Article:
Could it be possible that science as a total has done more harm than good? People  are burying their loved ones at an unbelievable rate, but they fail to understand why this is  happening. What is the terrible truth? Scientists today have created powerful drugs to heal  cancer, for example, but we know by the number of funerals in our communities that the  success rate is not very high. They never mention to people what else they are producing  at the same time they are making these drugs. They do not admit, thus they cannot  explain that during the process of making the drugs, they also unavoidably produce deadly  pollution. It is ironic that while human beings try to save their lives, they are further  endangering their own families and even themselves by doing so. In other words, even if  the sick person is healed, there is a high probability that he will again become sick from  some other disease because of the pollution created while the pharmaceutical industry was  making the medicine.

Science claims that research is done out of concern for humanity’s needs and pain.  Is this true? The citizens never asked for most of the materials that industry has produced. It is no secret that the chemical industry is one of the most profitable industries in the  world, assisting other industries like the medical industry to gain astronomical profits out of  the pain of the unfortunate people. In our industrial age, many large wars are fought for oil  because for the most part, oil is the starting material of the chemical industry.

It is a well kept secret in the scientific community that no one knows how the body  reacts to the hundreds of thousands of new chemicals that scientists have created, which never existed before in our environment. We know that there are chemicals, whether  natural or man-made, that are deadly in a very small concentration. When we take medicine into our body, do we know what happens when it combines with so many other  new chemicals in our food, water and air? There is an infinite number of combinations that  can occur. All these chemicals can create new compounds in our bodies, and no one can  ever know their effect on our health. All these facts are never mentioned.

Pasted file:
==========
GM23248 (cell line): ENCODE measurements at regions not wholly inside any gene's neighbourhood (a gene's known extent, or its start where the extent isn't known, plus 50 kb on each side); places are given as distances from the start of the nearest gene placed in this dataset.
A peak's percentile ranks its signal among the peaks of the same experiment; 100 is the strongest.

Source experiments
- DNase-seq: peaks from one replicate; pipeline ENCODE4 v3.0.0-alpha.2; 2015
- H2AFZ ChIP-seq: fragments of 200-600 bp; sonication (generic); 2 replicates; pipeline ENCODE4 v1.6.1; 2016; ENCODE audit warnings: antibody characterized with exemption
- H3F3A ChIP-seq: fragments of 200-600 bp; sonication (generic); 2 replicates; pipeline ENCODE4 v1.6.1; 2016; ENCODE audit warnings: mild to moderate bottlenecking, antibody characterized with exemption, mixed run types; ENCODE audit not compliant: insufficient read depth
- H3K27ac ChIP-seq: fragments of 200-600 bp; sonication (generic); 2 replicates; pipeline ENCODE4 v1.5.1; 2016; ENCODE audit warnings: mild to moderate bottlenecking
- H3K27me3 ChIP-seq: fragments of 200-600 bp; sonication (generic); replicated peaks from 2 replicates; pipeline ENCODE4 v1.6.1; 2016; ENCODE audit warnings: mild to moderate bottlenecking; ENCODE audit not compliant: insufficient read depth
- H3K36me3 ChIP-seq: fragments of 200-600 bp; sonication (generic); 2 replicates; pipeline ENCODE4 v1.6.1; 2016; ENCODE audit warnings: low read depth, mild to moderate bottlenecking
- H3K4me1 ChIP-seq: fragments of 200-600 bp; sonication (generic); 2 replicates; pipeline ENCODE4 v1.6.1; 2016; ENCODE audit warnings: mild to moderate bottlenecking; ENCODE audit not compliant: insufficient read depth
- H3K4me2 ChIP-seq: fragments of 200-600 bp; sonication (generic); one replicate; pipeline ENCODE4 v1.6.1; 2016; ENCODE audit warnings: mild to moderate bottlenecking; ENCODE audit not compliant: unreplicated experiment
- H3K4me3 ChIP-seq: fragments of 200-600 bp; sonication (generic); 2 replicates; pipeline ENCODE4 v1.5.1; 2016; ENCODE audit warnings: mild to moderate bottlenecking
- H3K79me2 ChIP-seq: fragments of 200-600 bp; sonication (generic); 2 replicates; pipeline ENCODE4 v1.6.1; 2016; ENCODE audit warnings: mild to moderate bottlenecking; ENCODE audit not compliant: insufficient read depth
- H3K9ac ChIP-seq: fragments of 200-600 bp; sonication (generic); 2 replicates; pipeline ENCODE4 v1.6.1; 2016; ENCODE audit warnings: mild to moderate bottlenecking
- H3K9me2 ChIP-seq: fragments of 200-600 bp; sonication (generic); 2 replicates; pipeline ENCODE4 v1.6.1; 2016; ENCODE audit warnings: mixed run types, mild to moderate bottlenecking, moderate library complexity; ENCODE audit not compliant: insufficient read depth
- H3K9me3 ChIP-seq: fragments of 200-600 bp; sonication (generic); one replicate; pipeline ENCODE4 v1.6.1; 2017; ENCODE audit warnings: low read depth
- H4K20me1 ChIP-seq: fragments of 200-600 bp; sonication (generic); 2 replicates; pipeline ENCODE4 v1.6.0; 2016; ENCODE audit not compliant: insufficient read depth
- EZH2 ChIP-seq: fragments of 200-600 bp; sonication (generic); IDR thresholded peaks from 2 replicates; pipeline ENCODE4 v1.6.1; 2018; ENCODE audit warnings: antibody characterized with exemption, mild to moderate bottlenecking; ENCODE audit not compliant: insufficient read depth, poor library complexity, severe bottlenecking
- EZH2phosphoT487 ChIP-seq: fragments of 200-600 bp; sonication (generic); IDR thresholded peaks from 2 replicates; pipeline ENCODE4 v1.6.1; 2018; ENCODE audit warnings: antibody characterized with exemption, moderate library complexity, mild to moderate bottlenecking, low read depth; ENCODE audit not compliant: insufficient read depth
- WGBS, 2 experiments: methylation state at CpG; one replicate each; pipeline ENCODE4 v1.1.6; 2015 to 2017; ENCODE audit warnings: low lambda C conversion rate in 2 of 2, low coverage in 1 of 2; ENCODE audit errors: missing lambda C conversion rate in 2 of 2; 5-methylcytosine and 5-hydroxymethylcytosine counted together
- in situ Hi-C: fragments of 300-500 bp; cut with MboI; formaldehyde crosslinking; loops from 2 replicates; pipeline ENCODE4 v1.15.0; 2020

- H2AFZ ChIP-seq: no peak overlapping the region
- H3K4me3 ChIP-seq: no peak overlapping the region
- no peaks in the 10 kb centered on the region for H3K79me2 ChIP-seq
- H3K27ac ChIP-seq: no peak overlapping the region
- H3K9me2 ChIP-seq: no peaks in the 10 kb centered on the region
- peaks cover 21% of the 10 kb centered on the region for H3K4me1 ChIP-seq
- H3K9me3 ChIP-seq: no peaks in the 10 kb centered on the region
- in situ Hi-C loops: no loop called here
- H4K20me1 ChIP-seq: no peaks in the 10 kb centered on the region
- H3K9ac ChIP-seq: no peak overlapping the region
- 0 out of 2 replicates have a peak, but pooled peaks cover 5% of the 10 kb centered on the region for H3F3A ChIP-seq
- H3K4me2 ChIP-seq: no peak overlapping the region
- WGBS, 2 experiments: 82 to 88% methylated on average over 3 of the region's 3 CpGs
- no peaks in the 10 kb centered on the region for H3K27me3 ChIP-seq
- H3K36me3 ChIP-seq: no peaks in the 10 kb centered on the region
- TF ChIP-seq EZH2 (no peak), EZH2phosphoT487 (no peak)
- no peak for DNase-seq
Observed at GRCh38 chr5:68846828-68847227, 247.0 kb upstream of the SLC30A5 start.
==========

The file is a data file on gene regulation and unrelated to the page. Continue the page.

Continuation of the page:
The truth is that herbal medicine served the native people of every culture of the  earth for thousands of years for FREE. When man started to make his own medicine with profit in mind, people started to die because of new diseases. Is there no other way?  Greed and fear become barriers to our imagination in finding ways to use science without  hurting nature, and ourselves.

Eminent scientists have the impudence to give lectures with titles like, “Biodiversity  is threatened” when at the same time their very work is what threatens biodiversity. They will not admit their contradiction.

Life on our planet is threatened with extinction, not by the work of the farmers,  shepherds, or the fishermen, the house builders or the clothes makers, but by the work of those who practice science for great profits, power, and prestige. How can we protect  biodiversity when at the same time we are destroying it? This question needs an answer for  the sake of our loved ones who are dying every day by the millions because of the unethical  practice of science and technology.

Militarism has exploited science and many times scientists are the pillars of great  deceptions. Fortunately, scientists of conscience have several times exposed the scientists  of deception. In his commentary titled, “Media Are Sadly Misguided in Missile-Defense  Tests,” in the Aug. 26, 2001 issue of The New York Times, Thomas A. Halsted writes:

“For years, the Pentagon and its Ballistic Missile Defense Organization have engaged  in a continuing effort to delude the public and Congress into believing the United States is  well on its way to developing a workable defense against ballistic missiles.”

MIT scientist-professor Ted Postol spoke about this fraud on the CBS program “60  MINUTES II” in an interview, saying:

“When I talk fraud, I’m being careful about the use of the word. I’m not saying  there are people who have made a mistake, and I disagree with them. . . . I’m saying that  there are people who know that this system will not work and are trying to cover it up.  That’s what I’m saying here. So I am making a serious charge; I know that.”